Staying Connected With Your Child

Growing Up with Your Child

“It was the best of times, it was the worst of times”. This quote from Charles Dickens pretty much sums up the growing-up experience. This phase can be a trying period for not just children but also their parents. You are not alone if you find yourself clueless in dealing with your growing child.

Listening

The way you interact with your child needs change as he grows up. Parents like to teach their kids what to do. This results in frequent clashes as your child yearns for freedom. You should start exercising a certain degree of autonomy by allowing him to make his own choices. After all, making mistakes and learning from them are all part of the learning process. Learn to listen without judging your child, and give your opinion only afterwards. In that way, your child sees you as trying to help him as opposed to being in his way.

Taking The Lead

Do you notice your child becoming less talkative and being in his own world? If you think your child is growing apart from you, take it instead as a cue to communicate with him. Ask him specific questions about his day as opposed to questions that lead to monotone answers. Share with him about your life as well to encourage mutual understanding. Beware of revealing too much though, or that might cripple his impression of you.

Eating Together

Your home serves as a safe environment for your child to develop his wings. Maintaining the parent-child bond is vital so that you can continue to guide him. What better way than to have meals together? Make it a point to have family dinners at least a few times a week. While there is a time and place for serious discussions, keep mealtimes light-hearted. We all need a stress-free family bonding time, don’t we?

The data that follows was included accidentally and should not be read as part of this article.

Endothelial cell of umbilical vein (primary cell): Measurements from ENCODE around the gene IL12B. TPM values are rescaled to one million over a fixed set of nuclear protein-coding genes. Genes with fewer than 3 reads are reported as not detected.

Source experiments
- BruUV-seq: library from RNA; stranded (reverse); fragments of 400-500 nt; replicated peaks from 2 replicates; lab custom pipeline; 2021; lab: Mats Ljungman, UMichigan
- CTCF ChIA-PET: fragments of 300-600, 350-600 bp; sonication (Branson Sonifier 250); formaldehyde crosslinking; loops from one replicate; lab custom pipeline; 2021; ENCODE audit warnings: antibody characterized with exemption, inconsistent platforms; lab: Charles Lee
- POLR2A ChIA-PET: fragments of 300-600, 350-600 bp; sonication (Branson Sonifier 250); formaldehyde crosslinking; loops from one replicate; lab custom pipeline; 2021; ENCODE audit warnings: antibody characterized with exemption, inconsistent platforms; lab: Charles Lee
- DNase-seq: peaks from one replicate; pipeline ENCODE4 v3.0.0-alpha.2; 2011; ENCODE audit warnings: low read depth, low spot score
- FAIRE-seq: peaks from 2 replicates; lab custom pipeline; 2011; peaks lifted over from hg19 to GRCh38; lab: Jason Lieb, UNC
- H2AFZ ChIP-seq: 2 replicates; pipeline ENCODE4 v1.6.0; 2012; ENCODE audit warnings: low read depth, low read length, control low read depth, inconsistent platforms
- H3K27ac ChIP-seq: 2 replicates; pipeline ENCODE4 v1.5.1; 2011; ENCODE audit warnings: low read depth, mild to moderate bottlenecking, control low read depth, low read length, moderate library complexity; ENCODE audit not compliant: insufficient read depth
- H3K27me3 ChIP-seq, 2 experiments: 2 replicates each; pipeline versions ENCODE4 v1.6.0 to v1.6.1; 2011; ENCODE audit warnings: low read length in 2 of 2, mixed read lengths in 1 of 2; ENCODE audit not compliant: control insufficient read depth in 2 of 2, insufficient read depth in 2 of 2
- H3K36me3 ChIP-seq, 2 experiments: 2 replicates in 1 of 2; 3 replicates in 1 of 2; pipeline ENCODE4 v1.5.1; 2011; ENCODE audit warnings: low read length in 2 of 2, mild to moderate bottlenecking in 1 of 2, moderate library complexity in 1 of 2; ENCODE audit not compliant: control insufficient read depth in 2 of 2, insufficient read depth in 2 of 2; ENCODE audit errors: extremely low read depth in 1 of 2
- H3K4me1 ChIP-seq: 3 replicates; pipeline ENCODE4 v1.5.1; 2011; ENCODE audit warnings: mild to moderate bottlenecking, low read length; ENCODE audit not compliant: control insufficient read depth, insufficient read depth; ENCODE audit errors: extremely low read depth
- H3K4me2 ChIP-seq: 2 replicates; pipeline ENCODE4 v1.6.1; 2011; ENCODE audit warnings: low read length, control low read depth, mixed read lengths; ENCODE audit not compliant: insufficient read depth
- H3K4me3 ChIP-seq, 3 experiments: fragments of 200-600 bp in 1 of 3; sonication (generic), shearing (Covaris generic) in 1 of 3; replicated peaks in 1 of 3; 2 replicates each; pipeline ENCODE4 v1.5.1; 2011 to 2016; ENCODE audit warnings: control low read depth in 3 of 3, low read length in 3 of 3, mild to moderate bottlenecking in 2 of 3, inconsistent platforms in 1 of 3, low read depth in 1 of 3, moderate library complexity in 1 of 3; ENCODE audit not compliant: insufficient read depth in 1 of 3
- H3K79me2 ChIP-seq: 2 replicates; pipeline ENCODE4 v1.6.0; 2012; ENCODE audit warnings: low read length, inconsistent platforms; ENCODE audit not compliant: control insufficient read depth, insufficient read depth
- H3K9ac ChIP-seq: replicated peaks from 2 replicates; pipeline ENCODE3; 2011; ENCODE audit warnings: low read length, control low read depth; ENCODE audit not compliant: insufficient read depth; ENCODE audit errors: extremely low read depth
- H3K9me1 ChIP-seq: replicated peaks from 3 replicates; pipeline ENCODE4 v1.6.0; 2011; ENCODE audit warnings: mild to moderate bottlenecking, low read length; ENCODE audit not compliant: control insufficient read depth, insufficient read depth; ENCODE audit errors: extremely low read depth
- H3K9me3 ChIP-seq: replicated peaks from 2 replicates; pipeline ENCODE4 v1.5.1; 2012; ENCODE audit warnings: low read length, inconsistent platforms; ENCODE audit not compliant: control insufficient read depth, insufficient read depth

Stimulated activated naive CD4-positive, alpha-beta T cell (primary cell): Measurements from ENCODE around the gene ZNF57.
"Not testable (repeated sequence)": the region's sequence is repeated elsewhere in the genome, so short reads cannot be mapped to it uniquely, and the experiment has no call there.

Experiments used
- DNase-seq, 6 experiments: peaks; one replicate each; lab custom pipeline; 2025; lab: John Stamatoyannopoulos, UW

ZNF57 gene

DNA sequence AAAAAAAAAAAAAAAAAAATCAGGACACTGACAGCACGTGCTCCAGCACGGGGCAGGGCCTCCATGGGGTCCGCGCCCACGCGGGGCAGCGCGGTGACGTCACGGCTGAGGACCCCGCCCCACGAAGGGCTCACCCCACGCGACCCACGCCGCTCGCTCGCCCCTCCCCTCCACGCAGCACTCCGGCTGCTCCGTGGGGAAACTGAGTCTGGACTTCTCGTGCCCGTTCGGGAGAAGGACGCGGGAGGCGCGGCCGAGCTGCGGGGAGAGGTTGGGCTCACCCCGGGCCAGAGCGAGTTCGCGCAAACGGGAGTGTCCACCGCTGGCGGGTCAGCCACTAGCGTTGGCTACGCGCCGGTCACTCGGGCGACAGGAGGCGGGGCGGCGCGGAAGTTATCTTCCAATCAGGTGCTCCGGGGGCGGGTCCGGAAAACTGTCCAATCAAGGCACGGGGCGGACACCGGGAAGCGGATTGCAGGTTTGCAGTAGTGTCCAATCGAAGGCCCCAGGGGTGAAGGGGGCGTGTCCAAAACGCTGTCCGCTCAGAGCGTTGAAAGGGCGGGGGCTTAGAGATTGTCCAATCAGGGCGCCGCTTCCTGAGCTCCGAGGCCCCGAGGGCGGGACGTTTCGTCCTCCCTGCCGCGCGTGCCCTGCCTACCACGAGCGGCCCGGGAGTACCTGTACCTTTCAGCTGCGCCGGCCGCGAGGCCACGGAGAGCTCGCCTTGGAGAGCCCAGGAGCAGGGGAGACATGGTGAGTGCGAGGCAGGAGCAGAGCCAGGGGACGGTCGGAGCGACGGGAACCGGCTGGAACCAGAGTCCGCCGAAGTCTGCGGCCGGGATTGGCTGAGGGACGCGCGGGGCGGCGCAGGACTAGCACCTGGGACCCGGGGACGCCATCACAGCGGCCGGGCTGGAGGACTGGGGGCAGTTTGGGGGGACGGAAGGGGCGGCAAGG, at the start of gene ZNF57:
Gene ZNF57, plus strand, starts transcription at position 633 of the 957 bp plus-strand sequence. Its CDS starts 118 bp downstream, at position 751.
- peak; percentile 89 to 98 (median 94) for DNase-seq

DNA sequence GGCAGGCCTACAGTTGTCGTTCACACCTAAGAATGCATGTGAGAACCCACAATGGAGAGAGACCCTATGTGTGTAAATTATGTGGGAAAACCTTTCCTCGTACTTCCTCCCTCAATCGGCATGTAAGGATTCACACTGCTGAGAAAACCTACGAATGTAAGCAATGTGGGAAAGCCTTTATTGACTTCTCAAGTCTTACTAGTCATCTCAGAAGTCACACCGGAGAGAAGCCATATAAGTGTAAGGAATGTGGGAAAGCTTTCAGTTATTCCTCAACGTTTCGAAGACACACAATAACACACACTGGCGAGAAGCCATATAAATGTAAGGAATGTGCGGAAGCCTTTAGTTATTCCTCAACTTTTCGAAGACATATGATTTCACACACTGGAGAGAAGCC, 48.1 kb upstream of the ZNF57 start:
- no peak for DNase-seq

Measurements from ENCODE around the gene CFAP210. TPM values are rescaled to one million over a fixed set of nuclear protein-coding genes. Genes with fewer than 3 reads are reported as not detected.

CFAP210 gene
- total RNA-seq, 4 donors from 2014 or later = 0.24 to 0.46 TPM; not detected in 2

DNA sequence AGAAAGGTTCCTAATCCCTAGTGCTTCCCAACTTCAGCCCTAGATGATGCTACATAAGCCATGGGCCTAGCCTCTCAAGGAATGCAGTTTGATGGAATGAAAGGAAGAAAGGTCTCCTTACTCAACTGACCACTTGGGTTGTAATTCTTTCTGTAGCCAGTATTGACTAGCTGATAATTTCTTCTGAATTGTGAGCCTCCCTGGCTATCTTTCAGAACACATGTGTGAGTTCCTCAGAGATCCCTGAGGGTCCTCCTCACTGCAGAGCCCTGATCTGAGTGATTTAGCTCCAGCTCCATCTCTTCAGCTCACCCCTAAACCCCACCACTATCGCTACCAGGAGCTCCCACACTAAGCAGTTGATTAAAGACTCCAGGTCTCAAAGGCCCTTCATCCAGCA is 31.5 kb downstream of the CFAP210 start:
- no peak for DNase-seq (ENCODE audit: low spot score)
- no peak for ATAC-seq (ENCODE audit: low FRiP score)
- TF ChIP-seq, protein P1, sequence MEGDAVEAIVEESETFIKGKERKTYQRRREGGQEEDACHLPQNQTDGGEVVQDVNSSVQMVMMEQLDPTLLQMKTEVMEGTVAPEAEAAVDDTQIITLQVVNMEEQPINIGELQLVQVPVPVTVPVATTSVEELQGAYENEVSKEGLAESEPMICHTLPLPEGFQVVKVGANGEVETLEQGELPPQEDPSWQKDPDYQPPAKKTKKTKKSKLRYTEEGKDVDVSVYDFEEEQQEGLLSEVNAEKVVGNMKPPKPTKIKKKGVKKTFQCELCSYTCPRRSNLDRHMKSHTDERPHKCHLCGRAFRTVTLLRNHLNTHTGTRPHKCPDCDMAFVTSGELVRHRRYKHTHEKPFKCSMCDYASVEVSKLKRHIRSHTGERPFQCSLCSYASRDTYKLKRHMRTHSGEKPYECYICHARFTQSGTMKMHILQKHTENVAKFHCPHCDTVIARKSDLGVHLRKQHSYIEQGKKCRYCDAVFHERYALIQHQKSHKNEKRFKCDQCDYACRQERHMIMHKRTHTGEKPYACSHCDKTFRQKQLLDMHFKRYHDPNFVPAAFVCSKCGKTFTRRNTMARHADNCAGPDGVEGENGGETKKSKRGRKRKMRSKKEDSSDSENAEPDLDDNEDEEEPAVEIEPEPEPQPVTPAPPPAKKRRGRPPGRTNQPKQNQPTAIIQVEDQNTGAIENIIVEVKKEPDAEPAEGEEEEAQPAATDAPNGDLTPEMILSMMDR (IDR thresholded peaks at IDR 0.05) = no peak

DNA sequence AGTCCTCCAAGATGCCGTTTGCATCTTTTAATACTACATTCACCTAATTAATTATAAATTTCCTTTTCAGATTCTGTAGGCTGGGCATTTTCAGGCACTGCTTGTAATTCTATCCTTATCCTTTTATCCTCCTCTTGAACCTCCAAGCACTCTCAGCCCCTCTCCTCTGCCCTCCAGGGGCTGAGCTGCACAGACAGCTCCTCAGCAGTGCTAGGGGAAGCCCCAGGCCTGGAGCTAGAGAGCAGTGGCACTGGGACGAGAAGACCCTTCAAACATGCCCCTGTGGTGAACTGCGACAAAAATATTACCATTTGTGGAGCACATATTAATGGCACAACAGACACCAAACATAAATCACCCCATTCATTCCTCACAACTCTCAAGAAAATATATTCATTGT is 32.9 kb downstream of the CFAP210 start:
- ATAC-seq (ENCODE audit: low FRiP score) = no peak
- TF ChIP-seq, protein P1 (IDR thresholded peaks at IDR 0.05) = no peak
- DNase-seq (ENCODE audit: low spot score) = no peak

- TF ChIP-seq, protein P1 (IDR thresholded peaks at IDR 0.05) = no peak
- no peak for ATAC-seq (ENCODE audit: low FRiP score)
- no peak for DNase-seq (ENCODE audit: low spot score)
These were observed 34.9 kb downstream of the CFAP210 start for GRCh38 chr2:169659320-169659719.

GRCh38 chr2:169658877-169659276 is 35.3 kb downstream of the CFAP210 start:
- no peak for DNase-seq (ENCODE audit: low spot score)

Being Together

Spending time with your child doesn’t always have to include endless conversations. This is especially so if your child seems reserved. Having a regular activity with your child, like playing chess, is a great way to build relationships without the pressure of having conversations. Sometimes, being physically present matters. Working together in the same room can help to strengthen connections. Small rituals like saying good night to each other also shouldn’t fade away as your child grows up. These little things let him know that you are always around.

 

When trying to build bridges with your child, hold realistic expectations. Don’t expect compliance from your child. After all, he too is wading into uncharted waters.

 

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